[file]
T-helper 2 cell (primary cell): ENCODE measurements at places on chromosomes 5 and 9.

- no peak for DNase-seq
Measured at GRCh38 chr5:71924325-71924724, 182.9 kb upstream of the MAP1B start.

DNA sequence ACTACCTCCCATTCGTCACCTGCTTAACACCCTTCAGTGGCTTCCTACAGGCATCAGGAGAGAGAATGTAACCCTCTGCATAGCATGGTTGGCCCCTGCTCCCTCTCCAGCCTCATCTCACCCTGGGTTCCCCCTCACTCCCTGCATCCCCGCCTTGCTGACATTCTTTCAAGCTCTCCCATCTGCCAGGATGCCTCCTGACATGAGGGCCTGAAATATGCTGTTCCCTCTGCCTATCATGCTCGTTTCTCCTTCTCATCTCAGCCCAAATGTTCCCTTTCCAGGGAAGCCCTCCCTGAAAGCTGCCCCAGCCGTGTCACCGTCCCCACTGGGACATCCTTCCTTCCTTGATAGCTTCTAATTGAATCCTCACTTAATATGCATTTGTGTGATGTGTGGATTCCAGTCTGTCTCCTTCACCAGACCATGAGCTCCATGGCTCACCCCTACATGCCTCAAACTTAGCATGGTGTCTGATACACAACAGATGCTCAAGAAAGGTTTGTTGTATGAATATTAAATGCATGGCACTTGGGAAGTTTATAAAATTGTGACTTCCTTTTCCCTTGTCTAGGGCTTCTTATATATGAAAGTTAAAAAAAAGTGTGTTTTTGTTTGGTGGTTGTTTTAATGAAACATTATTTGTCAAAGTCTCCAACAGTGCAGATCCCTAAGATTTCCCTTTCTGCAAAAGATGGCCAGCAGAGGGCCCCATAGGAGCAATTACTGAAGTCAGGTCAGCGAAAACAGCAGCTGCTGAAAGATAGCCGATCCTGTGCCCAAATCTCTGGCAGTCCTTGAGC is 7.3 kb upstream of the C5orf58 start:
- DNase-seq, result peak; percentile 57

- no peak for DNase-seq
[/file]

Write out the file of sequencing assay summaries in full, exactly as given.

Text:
T-helper 2 cell (primary cell): ENCODE measurements at places on chromosomes 5 and 9.

- no peak for DNase-seq
Measured at GRCh38 chr5:71924325-71924724, 182.9 kb upstream of the MAP1B start.

DNA sequence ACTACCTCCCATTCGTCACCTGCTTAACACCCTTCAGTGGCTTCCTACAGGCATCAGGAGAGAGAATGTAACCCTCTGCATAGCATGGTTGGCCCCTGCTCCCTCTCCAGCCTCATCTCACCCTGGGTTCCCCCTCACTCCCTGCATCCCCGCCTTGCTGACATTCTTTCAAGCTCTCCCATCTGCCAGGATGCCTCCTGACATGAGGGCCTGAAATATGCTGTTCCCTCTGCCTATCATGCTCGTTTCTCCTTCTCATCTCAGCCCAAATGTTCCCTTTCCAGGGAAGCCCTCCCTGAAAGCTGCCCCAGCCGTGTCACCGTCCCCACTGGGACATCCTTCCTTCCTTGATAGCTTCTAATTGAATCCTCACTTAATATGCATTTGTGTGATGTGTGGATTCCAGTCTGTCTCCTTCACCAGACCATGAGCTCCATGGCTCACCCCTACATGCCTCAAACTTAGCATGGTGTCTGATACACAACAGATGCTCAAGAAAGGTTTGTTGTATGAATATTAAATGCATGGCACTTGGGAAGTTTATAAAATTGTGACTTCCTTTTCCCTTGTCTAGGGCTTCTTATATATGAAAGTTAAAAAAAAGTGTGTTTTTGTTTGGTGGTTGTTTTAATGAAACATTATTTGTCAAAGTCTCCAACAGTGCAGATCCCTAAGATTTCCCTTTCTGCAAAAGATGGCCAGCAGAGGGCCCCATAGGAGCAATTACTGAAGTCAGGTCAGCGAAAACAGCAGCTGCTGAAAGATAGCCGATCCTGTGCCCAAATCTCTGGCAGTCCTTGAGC is 7.3 kb upstream of the C5orf58 start:
- DNase-seq, result peak; percentile 57

- no peak for DNase-seq